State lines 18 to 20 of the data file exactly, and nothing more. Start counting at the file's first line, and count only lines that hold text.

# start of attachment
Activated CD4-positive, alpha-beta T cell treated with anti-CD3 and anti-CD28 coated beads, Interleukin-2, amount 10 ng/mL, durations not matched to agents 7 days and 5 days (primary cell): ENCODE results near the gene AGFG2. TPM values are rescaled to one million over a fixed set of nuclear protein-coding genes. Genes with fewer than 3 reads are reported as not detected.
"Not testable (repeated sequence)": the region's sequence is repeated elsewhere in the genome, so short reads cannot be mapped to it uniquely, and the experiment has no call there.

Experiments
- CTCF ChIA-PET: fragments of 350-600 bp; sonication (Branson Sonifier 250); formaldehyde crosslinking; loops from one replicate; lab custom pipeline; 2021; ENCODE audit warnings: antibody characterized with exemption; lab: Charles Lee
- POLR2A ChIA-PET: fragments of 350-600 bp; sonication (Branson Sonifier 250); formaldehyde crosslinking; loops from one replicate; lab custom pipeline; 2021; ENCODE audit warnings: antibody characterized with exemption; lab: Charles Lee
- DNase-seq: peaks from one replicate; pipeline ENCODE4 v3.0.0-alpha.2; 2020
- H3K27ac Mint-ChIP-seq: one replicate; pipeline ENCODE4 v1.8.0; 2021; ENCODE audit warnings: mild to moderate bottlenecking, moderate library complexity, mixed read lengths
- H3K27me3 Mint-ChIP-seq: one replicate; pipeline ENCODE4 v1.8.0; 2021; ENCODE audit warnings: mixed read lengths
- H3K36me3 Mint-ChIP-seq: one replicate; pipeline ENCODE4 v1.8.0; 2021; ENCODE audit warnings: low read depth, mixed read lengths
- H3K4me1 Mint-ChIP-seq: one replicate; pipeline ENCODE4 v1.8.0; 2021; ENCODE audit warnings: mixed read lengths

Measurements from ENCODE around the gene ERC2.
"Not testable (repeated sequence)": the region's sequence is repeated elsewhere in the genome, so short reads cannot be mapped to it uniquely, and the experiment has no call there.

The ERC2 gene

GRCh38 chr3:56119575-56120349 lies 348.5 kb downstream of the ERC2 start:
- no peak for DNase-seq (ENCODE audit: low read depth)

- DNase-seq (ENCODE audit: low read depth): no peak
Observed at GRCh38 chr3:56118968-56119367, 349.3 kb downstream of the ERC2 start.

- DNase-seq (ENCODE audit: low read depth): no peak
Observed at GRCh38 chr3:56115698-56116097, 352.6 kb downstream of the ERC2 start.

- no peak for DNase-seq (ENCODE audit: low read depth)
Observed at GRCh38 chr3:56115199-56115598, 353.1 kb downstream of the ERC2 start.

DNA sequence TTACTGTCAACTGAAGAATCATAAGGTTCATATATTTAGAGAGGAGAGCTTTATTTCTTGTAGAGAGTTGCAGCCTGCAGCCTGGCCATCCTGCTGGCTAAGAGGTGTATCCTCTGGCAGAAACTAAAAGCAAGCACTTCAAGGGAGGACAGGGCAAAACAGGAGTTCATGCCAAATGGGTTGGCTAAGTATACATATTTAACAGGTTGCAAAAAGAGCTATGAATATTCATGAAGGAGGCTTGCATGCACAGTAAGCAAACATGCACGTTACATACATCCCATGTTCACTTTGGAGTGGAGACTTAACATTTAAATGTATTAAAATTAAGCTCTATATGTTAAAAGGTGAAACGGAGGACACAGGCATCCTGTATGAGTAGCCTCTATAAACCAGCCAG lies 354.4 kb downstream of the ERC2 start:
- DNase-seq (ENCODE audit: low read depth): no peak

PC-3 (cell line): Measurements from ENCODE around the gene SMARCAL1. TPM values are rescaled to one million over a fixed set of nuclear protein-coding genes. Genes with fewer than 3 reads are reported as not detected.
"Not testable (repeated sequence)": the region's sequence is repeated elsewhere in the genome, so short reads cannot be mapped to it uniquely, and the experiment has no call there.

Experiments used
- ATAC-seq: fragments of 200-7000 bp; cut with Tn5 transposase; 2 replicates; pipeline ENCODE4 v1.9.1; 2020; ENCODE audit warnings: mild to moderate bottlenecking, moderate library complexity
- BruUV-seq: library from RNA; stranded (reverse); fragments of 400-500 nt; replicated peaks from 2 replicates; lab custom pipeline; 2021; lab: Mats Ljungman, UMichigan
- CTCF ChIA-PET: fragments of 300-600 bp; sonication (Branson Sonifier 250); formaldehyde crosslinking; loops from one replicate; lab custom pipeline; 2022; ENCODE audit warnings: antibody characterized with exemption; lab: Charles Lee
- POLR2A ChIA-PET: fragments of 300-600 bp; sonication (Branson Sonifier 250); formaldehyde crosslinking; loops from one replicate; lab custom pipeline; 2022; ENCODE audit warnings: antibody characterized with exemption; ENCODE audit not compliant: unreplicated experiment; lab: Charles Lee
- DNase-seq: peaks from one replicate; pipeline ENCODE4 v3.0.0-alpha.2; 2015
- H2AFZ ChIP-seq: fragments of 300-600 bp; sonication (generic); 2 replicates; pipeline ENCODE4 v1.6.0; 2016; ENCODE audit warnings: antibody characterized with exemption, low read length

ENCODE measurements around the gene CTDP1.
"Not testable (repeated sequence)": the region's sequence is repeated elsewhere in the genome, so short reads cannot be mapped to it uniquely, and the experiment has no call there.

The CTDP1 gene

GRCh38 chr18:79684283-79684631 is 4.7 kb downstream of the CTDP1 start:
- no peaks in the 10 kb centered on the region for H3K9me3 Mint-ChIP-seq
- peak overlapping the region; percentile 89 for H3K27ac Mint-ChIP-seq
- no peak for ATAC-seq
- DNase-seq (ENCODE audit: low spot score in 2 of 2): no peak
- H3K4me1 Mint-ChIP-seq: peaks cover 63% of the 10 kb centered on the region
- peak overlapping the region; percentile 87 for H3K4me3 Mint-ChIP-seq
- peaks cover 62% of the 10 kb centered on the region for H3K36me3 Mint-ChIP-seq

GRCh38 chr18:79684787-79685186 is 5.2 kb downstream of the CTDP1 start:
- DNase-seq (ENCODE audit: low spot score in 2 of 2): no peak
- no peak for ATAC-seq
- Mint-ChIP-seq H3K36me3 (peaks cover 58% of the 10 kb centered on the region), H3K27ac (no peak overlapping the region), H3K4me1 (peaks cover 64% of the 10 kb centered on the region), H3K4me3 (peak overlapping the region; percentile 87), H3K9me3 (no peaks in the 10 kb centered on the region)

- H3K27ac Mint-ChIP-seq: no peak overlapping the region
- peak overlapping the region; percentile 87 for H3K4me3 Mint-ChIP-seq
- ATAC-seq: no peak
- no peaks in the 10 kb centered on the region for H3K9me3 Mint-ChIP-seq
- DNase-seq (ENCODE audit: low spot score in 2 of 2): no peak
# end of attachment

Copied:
- DNase-seq (ENCODE audit: low read depth): no peak
Observed at GRCh38 chr3:56115698-56116097, 352.6 kb downstream of the ERC2 start.

- no peak for DNase-seq (ENCODE audit: low read depth)